In an article on June 18, Kofi Annan, the former secretary general of the United Nations, wrote that the teaching of the Holocaust should focus more on preventing ethnic conflict and genocide.
Before questioning the value of Holocaust education,one should first address its goals:
What, exactly, are we trying to achieve in teaching about the Holocaust? Is it realistic to expect that the study of the Holocaust will diminish human rights abuses and racism, and instead nurture democracy and tolerance? Will mixing the narrative of the Holocaust with other types of atrocities really encourage better human behavior?
Accumulated experience from the field has proven that there are no short cuts. A trip to Auschwitz does not suddenly turn visitors into noble humanitarians. An hour’s lesson on the Holocaust will certainly not prevent the next Rwanda or Darfur.
Some of Kofi Annan’s thoughts, along with those of others, were discussed and debated at a recent Holocaust educators’ conference in which I also participated. Hundreds of educators and decision makers from around the world gathered at Yad Vashem in Jerusalem to grapple with these very questions and challenges.
The younger generations commonly view the Holocaust with indifference. Born in the early 1990s, they tend to view World War II as irrelevant to their everyday lives. Our job is to demonstrate how historical events, including the Holocaust, are unique opportunities to understand the world today. We must show that Holocaust education is a vital tool to glean from the past messages for today.
Superficial Holocaust education leaves no lasting impact. It will not overcome forces of racism and intolerance, or solve enduring social problems. Effective Holocaust education, focusing on the human story within the facts of history, does, however, foster greater understanding of the social processes that can lead to genocide.
Genuine, deep, long-term study of the Holocaust has the power to sensitize people, raise awareness of the other, help identify the preliminary warning signs of genocide, and put the brakes in place.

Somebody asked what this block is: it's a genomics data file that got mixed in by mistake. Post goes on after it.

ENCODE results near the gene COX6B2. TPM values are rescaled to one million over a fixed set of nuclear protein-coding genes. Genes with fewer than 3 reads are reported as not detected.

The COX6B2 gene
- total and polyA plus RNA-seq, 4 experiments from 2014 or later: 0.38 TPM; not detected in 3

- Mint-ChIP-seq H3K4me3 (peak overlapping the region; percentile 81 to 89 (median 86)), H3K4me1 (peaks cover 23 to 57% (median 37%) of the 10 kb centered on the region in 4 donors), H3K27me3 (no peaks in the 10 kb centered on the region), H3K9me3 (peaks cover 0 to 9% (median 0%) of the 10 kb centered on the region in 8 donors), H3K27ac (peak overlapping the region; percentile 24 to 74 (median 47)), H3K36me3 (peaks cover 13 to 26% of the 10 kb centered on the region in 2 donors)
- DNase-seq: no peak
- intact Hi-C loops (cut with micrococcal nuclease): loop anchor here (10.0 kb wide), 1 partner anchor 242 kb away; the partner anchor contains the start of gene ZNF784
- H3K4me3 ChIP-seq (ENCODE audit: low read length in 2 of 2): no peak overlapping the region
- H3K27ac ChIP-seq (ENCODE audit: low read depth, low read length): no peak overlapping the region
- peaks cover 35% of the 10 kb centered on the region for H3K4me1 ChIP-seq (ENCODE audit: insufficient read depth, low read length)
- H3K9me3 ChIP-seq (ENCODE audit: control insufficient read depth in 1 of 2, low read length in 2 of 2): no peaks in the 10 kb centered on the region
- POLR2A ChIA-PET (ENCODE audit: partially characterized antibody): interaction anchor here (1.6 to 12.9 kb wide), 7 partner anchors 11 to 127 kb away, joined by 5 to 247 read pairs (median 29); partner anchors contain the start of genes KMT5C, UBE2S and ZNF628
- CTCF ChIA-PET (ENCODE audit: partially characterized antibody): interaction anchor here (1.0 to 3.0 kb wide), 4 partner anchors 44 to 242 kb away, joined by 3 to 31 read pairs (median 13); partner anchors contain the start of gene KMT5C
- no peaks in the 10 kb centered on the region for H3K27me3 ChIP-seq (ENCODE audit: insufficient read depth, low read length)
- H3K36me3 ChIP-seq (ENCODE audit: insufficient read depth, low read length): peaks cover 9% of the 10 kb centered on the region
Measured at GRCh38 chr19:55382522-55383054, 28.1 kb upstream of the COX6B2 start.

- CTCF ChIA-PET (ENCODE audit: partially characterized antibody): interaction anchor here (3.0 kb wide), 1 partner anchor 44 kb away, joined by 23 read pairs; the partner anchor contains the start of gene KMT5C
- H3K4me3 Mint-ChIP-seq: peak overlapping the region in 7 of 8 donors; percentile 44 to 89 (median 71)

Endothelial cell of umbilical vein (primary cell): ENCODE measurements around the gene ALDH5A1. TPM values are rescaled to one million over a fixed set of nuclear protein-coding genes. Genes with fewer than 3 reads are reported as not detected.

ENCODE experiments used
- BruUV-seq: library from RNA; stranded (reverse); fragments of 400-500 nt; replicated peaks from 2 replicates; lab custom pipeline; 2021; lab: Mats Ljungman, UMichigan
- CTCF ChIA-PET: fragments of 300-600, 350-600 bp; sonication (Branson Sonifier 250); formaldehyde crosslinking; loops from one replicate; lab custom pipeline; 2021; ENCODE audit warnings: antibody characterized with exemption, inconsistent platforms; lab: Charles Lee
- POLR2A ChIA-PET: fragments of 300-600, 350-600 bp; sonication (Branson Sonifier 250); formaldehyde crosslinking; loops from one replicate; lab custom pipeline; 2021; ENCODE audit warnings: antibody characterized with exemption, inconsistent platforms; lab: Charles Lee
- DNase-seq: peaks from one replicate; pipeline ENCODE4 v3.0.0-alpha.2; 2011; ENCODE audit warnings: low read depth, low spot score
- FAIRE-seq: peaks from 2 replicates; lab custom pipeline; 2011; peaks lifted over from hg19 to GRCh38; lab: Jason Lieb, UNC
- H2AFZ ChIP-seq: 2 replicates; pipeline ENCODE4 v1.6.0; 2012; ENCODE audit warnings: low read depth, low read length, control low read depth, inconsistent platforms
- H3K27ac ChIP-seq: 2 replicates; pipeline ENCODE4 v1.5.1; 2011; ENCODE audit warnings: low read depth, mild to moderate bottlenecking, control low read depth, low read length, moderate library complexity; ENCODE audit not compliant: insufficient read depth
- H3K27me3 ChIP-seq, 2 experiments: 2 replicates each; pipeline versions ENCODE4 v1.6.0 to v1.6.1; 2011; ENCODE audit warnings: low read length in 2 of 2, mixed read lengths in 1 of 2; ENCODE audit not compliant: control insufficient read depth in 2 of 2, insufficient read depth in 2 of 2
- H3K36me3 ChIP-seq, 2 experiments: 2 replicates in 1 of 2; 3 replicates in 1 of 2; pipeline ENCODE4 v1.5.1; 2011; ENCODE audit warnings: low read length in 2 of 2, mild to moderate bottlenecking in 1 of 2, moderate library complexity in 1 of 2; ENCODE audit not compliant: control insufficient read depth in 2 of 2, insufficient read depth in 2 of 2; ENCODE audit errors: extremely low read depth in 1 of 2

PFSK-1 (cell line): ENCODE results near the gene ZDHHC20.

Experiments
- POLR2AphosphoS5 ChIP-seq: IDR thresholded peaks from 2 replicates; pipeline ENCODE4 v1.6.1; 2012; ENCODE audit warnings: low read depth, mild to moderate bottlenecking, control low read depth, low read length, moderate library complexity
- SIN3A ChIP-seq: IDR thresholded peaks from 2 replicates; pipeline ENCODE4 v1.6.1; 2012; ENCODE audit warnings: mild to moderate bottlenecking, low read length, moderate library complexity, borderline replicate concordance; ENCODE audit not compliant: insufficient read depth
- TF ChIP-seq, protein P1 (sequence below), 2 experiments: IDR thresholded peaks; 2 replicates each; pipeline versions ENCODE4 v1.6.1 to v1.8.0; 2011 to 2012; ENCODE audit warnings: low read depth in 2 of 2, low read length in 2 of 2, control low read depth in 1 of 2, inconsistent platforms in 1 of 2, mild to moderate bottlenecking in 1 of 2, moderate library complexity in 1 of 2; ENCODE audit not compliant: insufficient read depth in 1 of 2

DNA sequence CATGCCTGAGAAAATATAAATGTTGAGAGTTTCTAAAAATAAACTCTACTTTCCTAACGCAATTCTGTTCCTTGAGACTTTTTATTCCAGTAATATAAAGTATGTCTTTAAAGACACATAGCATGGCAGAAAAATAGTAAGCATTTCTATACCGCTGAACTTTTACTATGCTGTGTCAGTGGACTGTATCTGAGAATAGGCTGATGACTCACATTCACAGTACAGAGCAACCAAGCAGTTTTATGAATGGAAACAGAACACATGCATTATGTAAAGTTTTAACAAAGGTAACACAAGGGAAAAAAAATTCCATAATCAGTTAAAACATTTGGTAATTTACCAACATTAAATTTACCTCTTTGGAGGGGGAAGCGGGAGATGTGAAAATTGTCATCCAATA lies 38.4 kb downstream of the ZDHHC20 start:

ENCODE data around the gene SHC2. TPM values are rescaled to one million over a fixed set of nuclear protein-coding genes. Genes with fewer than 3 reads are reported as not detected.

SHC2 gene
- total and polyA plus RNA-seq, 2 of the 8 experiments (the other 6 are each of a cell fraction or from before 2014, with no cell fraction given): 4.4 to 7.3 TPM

The Holocaust was the most extreme case of genocide. Indeed, because all the elements are present in the Holocaust — including, but not only: a murderous ideology, technological and bureaucratic means, deligitimization, classification, dispossession and mass murder — it illustrates processes that help us identify the potential for genocide.
Yet we must not delude ourselves: Holocaust education is a relatively recent phenomenon, and the number of primary and secondary school students around the world actually engaged in it is still relatively limited.
In Poland, as in much of Europe, the Holocaust is, and must be, part of our curriculum, present in the public discourse, and at the heart of 20th century European history.
It is the starting point from which Europeans need to address the breakdown of universal values that allowed such a cataclysmic event to occur, and from which we must seek the answers as to how to ensure that such a breakdown can never again happen.
Without being anchored in the defining context of the Holocaust, haphazard exposure to a mélange of disparate conflicts, ethnic cleansings and other atrocities serves only to blur understanding and learning.
While the Holocaust was a unique event, targeting the Jews in particular, its nature lends it universal meaning. Taking place in the heart of civilized Europe in the 20th century, the Holocaust shook the very foundations of our shared existence. Paradoxically, its study contains and provides the very tools for rebuilding that foundation.
Mr. Annan urges us to rethink “traditional” Holocaust education, and indeed, experts at Yad Vashem and other institutions are constantly exploring different avenues in this field. Dedicated educators use all the tools at their disposal to create multidisciplinary, country-specific and age-appropriate Holocaust studies for the long term. They are honing an educational model that adds layers of understanding to our ability to cultivate human rights and tolerance in society and adds depth to our ability to shape a brighter future.
Aleksander Kwasniewski, the president of Poland from 1995 to 2005.